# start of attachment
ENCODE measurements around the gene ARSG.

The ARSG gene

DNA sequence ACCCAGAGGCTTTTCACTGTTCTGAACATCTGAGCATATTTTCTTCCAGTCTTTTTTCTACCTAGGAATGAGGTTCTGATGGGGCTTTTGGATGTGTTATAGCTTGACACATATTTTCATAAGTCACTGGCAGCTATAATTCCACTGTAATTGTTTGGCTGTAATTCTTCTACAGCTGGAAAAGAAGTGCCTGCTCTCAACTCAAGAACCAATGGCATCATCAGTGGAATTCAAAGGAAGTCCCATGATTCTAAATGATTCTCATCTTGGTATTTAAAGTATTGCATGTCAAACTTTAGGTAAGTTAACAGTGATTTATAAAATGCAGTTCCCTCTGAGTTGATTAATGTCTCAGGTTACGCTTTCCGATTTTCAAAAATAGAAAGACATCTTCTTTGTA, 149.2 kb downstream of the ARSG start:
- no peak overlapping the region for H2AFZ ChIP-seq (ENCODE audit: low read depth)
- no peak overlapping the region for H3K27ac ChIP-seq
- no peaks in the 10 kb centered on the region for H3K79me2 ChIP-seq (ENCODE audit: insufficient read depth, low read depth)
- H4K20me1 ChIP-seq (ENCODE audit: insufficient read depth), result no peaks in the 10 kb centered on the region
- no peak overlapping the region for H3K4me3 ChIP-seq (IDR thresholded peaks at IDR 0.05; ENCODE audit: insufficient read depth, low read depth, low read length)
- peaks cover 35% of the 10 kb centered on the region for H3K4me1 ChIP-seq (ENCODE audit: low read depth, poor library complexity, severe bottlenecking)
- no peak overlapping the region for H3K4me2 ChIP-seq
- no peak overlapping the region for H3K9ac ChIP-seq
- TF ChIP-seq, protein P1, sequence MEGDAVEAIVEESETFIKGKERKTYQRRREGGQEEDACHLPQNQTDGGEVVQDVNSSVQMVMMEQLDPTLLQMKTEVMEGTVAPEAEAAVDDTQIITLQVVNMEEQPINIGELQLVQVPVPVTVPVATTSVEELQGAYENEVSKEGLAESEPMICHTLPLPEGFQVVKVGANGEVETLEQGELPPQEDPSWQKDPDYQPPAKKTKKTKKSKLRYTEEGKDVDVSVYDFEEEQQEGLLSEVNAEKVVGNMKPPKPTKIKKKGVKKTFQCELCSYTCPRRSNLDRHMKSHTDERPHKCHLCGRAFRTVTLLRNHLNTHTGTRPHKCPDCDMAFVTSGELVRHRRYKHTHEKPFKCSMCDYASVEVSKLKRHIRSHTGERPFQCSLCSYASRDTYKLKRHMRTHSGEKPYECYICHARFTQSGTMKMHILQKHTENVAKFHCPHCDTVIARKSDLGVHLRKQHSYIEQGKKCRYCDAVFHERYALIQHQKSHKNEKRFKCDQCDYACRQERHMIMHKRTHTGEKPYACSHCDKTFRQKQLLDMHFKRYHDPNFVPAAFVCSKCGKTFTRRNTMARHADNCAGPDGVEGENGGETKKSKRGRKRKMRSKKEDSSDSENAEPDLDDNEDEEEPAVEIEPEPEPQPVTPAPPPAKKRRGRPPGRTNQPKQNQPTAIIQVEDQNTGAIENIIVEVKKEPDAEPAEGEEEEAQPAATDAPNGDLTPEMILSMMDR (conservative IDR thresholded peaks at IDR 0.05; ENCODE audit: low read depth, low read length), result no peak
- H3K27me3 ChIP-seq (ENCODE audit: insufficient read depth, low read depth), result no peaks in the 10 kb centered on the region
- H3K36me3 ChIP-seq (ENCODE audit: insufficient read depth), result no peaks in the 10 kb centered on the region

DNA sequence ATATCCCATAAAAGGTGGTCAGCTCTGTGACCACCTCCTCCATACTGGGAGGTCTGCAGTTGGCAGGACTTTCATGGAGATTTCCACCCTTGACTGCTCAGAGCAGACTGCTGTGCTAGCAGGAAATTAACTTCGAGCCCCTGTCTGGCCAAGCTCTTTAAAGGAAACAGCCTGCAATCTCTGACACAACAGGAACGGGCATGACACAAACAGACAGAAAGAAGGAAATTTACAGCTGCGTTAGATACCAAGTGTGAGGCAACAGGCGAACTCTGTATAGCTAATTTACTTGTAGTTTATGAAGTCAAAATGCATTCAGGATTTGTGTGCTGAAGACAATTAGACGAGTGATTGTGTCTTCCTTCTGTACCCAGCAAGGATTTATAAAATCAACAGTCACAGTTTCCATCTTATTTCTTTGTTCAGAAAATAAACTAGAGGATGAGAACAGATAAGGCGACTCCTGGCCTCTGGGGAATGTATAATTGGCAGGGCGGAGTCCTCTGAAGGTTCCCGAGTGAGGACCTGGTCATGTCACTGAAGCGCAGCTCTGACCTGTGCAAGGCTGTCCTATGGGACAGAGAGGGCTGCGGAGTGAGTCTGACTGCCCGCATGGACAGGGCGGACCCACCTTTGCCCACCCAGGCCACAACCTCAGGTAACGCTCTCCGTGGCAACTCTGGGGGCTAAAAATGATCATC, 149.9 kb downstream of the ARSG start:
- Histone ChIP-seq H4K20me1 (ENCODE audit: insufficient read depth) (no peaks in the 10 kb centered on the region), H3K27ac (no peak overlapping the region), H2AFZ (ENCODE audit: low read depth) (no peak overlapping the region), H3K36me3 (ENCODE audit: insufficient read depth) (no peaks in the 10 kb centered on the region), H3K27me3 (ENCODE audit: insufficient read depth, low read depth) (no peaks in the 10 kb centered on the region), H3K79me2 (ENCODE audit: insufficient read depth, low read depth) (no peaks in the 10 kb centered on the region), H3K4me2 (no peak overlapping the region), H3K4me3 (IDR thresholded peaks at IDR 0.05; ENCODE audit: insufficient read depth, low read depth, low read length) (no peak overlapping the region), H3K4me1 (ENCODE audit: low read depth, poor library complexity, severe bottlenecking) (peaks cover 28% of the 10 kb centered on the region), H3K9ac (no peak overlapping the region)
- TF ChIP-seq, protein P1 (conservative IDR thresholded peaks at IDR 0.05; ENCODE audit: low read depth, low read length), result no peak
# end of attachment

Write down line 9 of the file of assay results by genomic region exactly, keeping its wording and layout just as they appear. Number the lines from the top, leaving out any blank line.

- peaks cover 35% of the 10 kb centered on the region for H3K4me1 ChIP-seq (ENCODE audit: low read depth, poor library complexity, severe bottlenecking)